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Looking for an answer when it comes to hosting is not always easy for many enterprises. IT and IS departments in particular are wary of the term ‘outsourcing,’ as it could potentially, mean the loss of jobs.

When it comes down to it, though, the hosting industry is gaining steam in Canada, and there are a few reasons why. The benefits of having an expert on staff – no matter the size of your company – is definitely one appealing benefit for enterprises.

‘Hosting services’ itself is a very broad term, which encompasses various elements. Web hosting is the concept that immediately comes to mind, and is by far the top service used by Canadians, according to Dan McLean, analyst at IDC Canada in Toronto.

But there is more to hosting than just Web sites. Some specialized companies offer managed storage services, while others offer managed security services, such as firewalls. In most cases, the customers simply choose what they want and add it all into their monthly cost, some of which is shared with other tenants of a data centre.

While services such as storage have caught on south of the border, they have yet to snag the attention of the Canadian IT sector.

“It is absolutely fair to say that in the U.S. they are more advanced than Canada – by about two years,” notes McLean. “They’re quite a bit farther along in terms of understanding and the adoption of hosting services down there.”

Instead the Canadian scene seems to currently be focused on the Web hosting aspect, which doesn’t really involve a whole lot of sophistication, McLean says. What it really comes down to is the fact that many companies feel they do not have the technology, or that they do not feel up to the task of building and supporting their own site.

“So it becomes an issue around access to expertise that would allow them to do this sort of thing, and I would certainly characterize time to market as an issue as well,” McLean notes. “So you buy a hosting service and you can basically launch right away, or certainly very quickly.”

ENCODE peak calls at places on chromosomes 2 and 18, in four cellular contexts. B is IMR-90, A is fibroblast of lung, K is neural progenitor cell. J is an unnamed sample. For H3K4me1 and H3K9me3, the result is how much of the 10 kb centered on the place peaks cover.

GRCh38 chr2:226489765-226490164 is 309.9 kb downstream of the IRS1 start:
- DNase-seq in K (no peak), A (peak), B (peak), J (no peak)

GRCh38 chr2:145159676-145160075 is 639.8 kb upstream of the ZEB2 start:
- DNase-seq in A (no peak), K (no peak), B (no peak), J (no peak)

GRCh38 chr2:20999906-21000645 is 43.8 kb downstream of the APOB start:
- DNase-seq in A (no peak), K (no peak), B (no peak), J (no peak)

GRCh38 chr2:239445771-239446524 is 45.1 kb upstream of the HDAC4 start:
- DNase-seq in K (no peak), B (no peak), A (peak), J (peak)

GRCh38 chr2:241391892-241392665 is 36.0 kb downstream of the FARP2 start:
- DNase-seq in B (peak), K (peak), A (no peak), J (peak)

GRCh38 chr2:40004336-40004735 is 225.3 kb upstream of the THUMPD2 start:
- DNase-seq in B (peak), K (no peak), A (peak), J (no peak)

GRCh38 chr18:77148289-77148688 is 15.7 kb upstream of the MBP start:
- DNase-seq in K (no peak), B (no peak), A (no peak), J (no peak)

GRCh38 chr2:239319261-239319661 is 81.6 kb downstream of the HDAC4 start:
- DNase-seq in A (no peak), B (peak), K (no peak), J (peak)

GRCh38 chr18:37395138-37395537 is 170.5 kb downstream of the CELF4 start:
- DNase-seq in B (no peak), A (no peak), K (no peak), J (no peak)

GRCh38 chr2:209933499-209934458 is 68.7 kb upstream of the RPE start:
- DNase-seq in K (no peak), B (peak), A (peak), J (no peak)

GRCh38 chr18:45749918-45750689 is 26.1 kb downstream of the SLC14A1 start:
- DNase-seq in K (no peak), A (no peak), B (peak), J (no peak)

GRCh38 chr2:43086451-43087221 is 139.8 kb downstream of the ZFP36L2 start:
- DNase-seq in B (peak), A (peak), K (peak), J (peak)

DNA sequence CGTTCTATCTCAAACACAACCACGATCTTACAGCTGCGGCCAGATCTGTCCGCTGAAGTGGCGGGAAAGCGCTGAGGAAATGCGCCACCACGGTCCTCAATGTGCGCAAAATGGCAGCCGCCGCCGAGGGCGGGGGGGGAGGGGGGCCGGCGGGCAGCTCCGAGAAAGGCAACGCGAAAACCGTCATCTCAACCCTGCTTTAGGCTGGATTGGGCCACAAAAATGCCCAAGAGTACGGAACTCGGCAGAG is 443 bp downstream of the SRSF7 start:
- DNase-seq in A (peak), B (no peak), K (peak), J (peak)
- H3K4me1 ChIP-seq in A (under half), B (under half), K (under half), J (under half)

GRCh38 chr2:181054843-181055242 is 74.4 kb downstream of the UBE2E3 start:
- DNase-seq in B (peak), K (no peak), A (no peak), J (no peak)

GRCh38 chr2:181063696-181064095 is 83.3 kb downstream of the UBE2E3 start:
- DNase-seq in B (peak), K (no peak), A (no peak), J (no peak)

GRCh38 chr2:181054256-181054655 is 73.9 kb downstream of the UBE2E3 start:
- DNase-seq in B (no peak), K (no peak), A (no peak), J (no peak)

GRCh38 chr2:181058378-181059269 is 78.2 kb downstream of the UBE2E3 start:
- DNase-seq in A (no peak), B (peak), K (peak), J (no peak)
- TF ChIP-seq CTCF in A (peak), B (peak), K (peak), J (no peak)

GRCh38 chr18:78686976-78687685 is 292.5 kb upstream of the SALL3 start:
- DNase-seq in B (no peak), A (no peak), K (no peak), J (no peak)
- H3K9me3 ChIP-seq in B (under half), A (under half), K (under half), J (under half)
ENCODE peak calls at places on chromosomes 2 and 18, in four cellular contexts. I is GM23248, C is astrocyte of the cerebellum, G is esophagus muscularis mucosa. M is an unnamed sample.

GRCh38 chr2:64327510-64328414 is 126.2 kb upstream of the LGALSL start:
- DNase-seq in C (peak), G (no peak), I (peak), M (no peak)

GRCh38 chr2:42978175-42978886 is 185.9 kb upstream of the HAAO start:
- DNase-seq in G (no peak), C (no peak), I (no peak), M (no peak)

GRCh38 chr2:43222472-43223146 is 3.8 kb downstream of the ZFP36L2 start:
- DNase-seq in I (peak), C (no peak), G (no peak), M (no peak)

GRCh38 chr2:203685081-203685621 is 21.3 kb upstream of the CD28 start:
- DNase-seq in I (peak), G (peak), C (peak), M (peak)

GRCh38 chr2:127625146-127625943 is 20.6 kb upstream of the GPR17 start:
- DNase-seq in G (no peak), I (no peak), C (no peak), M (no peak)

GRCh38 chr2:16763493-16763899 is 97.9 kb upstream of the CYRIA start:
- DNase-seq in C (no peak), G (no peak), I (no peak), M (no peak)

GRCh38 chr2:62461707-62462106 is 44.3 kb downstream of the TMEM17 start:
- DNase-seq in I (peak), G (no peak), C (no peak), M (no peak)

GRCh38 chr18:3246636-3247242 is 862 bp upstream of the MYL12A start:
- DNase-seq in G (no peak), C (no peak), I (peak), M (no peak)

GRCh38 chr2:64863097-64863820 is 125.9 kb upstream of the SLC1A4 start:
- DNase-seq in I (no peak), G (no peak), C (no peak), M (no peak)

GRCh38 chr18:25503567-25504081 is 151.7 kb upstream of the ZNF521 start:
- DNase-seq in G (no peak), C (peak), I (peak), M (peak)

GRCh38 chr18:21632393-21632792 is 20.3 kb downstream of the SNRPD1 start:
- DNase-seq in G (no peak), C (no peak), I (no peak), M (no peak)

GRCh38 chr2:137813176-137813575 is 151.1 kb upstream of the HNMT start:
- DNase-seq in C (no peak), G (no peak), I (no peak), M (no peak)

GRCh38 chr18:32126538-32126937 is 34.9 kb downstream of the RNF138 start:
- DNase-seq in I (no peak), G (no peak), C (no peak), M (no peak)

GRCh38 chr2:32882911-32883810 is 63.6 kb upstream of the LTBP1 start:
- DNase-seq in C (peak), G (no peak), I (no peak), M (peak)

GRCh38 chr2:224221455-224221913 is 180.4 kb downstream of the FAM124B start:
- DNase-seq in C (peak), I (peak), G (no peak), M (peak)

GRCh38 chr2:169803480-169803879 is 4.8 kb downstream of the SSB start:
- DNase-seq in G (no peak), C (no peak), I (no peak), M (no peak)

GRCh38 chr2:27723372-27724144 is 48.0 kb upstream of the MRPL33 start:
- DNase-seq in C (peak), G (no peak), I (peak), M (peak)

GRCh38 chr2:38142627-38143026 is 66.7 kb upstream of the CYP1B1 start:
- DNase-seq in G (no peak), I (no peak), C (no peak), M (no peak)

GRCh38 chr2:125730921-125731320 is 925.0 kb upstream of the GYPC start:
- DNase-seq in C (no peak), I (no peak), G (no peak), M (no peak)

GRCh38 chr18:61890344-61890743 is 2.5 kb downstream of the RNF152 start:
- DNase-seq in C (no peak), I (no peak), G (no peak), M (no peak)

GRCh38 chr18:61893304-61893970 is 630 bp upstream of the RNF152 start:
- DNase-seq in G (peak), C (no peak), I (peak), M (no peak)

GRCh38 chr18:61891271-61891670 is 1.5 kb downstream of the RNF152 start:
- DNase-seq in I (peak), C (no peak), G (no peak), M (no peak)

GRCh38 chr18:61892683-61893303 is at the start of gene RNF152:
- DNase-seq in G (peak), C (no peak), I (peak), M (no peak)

One big issue that many IT departments are forced to deal with when it comes to IT services is having to essentially hand off part of what it does for a living. On top of that, there is always the risk that whatever it is, it may not be easy to bring back in-house should the need arise. More importantly, though, is the fear that IT jobs will be cut.

That is something that McLean says will depend entirely on the company. In certain companies, that’s definitely what they want to do, he notes. They look at outsourcing – any type of outsourcing – as a way of reducing head counts and saving money. And outsourcing is in fact a way of saving money.

“But, conversely, there are other companies that may look at this and say, ‘You know what? What we’d like to do is pull our people away from the day-to-day firefighting and really get them focused on more business-critical activities. Let’s get them involved in doing more work around business processes and application processes and things like that as opposed to just dispatching people out to install software on desktops or to go and plug in a printer where a plug has come loose or whatever,'” McLean says. “But that is really dependent on the company.”

The fact is that when people outsource, it sometimes does mean jobs on the IS side, he adds. But on other occasions it is simply a way of getting rid of an operational activity that an IS department may not be able to do very well. IN many such cases, the firm would probably like to be more focused on activities that are more core to the business.

The following are a few stories from Canadian companies who have taken the hosting leap, and have found it to be the right choice for them.

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Jim Love, Chief Content Officer, IT World Canada

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